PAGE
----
Will Martin – HMS
The global COVID-19 pandemic has been eye-opening for industries across the globe, from entertainment and sports to food, beverage and hospitality. Will Martin, the vice president of real estate and facilities for HMS, says the pandemic has been eye-opening for his company, too, but in a good way.
“We already had pandemic plans, and like most people, we never really expected anything like this to happen, but our transition [to working from home in March] was very seamless,” Martin tells Blueprint in July.
HMS, based in Irving, Texas, offers healthcare technology, analytics and engagement solutions that reduce costs, improve health outcomes and help consumers lead healthier lives.
“Ultimately, my goal is to get people to realize their day-to-day impacts on the environment and the world,” he says of his emphasis on facility design that is both supportive of employees and sustainable. “I’m getting people excited about what they can do to make positive change, especially in the challenging times we’re living in.”
Prior to managing the company’s physical response to the pandemic, including helping set up employees for remote work, Martin was focused on making the traditional office space more flexible and collaborative. The pandemic, however, is forcing him to reevaluate his vision for the HMS office.
Office space in a post-COVID world
To begin with, Martin says he’s been toying with the layout of current offices, so when employees return to work, they’ll be safe.
This could mean the death of the traditional open concept office, which he says he never embraced, anyway. Before the pandemic, he was developing a flexible office concept with glass front offices in the interior of the building and flexible workstations and collaboration space in an open area near the windows—the open area can be adjusted as needed.
After the pandemic, he says the flexible space will be even more important to be able to adjust to new distancing requirements as needed.
Prior to the pandemic, Martin had been experimenting with that arrangement, so that workstations and movable furniture would be situated near the windows. He was also helping HMS transition from traditional conference rooms—closed spaces with eight to 12 seats—in favor of an open space with configurable furniture and walls to create multiple smaller meetings or one large meeting area.
“To date, I’ve only converted about 5 percent of the space to the new standard, but I feel it will give us the flexibility we need to respond to situations like we’re facing now, where the desks need to be further apart,” Martin says.
In all, he says it’s impossible to know what offices of the future will look like—that was even true before the pandemic. He has used an experimental process to develop the flexible office standard. COVID-19 just adds a layer of uncertainty.
The future of the industry
Leading up to the pandemic, Martin had led the redesign of a collaborative space on the building’s second floor. There, a combined break space can be used for casual meetings like a coffee shop or for events. It’s surrounded by several breakout spaces that can be opened to create one larger area for company-wide gatherings.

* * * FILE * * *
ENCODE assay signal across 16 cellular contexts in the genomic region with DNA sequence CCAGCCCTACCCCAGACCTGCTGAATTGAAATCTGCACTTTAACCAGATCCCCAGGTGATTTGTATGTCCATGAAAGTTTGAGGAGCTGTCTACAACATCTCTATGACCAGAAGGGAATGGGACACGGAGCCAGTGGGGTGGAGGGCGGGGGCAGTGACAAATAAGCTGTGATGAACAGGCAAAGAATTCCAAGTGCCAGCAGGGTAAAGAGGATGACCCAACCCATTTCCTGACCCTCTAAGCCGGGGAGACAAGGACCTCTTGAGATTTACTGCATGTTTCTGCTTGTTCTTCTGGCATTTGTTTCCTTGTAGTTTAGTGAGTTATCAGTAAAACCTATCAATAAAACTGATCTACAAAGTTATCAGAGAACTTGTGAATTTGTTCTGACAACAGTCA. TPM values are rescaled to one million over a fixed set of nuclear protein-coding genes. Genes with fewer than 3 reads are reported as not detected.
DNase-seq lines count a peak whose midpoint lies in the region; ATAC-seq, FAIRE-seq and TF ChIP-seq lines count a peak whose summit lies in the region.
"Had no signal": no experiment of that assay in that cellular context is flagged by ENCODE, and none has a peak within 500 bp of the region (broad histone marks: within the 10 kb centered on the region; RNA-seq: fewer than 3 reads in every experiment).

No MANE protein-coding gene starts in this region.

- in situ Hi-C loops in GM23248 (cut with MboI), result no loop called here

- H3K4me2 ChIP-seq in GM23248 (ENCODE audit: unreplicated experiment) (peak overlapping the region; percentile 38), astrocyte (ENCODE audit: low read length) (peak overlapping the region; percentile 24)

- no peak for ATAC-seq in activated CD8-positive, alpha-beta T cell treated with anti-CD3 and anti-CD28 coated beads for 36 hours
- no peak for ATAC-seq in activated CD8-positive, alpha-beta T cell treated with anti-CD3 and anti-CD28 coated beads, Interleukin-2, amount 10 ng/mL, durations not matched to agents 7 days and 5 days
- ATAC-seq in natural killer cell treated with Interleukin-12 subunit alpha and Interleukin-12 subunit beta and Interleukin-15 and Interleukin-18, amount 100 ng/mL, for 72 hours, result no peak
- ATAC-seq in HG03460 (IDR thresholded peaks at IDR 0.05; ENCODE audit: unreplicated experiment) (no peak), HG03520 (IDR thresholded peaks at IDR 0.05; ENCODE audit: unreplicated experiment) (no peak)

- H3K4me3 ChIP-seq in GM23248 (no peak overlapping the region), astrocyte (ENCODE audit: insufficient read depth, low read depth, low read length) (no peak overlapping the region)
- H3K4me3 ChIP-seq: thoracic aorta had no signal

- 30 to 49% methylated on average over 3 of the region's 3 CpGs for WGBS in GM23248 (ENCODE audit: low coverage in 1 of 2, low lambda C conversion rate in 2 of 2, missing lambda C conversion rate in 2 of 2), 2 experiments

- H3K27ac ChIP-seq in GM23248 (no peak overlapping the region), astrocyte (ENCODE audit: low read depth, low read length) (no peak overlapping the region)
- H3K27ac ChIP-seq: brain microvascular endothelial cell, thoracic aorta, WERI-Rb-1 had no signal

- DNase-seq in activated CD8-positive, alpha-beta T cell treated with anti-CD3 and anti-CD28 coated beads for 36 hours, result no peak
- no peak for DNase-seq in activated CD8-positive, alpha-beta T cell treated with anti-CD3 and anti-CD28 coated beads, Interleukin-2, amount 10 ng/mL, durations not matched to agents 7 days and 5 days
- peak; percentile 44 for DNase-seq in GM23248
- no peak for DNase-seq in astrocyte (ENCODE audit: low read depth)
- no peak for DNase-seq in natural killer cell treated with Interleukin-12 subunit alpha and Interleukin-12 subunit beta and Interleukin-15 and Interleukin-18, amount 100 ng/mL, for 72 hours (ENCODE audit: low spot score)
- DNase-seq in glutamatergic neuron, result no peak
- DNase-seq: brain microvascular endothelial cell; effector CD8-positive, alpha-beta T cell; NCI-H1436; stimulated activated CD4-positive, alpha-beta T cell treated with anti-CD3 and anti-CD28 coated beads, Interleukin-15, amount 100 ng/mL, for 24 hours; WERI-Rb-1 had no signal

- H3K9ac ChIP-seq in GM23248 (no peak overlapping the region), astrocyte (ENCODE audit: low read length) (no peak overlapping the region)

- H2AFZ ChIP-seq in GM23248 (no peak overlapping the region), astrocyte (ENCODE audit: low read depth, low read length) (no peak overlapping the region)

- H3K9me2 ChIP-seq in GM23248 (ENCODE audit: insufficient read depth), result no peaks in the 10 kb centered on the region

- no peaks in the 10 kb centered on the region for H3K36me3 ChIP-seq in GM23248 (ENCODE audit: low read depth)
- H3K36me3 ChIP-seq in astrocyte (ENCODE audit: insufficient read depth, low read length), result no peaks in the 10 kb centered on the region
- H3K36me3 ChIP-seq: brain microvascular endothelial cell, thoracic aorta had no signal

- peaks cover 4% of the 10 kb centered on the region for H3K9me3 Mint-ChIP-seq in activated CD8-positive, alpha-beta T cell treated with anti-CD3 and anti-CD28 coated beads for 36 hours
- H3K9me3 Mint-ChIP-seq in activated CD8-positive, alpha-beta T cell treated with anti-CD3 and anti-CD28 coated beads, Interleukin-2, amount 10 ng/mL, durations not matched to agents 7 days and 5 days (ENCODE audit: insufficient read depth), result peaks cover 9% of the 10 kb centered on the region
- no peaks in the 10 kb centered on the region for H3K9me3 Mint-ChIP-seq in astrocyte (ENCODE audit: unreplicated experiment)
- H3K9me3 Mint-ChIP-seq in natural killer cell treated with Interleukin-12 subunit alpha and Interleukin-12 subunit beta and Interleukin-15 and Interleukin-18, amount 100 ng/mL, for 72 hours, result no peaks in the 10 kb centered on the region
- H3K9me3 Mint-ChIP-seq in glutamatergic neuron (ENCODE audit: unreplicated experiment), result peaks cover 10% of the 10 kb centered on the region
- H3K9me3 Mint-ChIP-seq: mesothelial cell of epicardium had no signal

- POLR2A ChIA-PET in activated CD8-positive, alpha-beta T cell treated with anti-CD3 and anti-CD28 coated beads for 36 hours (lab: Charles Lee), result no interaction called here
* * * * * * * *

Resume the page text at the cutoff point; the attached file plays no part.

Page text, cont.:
The space was created based on requests for a more flexible layout that wasn’t possible in the previous design. For years, the company had to adjust their meetings to the layout and space available. Now, events will be planned without that constraint, and might include large team meetings and celebrations, press conferences and cross-functional team meetings.
Another pilot project was the renovation of the marketing team’s third-floor space from a traditional layout to the new, flexible design. Marketing is the first department to use the flexible office design and is an example of how the space can be customized to a department’s needs.
Martin’s goal is to take the concepts piloted in these redesigns and apply them to a full remodel of the building. He envisions a fully flexible, highly collaborative workspace—each floor will have interior offices, consistent meeting rooms, customized collaboration spaces and a casual meeting space at each end of the floor.
“Even with the pandemic and the constraints it’s placing on us, I think this design is flexible enough to be adjusted to provide what we need well into the future,” he says.
Learning tools of the trade
A graduate of the U.S. Military Academy with a degree in civil engineering, Martin developed his leadership and problem-solving skills as a platoon leader for the U.S. Army Corps of Engineers.
At Fort Stewart, his unit was a part of a rapid deployment force that, at times, had to be ready to go within 30 minutes. That environment and training required a high-intensity, life-and-death focus.
When he transitioned from the Army and got his first job at an electric motor manufacturing plant in Mississippi, things were much different.
“Civilian life moved at a much slower pace,” Martin says with a chuckle. “It really allowed me to put things in perspective.”
Martin honed his craft in roles like his current position for HMS, including at Procter & Gamble, Jones Lang LaSalle, and Dean Foods. One of the things he’s learned from working in different companies and industries is that facility design affects culture.
“There are consistencies across industries, yet each company has their own culture,” he says. “My goal is to understand the culture and use the facility design to support and drive the culture that we want.”
While he hasn’t done any civil engineering since getting out of college, what that field taught him is problem-solving, and solving problems, whether it’s where to put a set of desks and chairs within an office or how high to build an effective collaboration space, is what Martin does every day.
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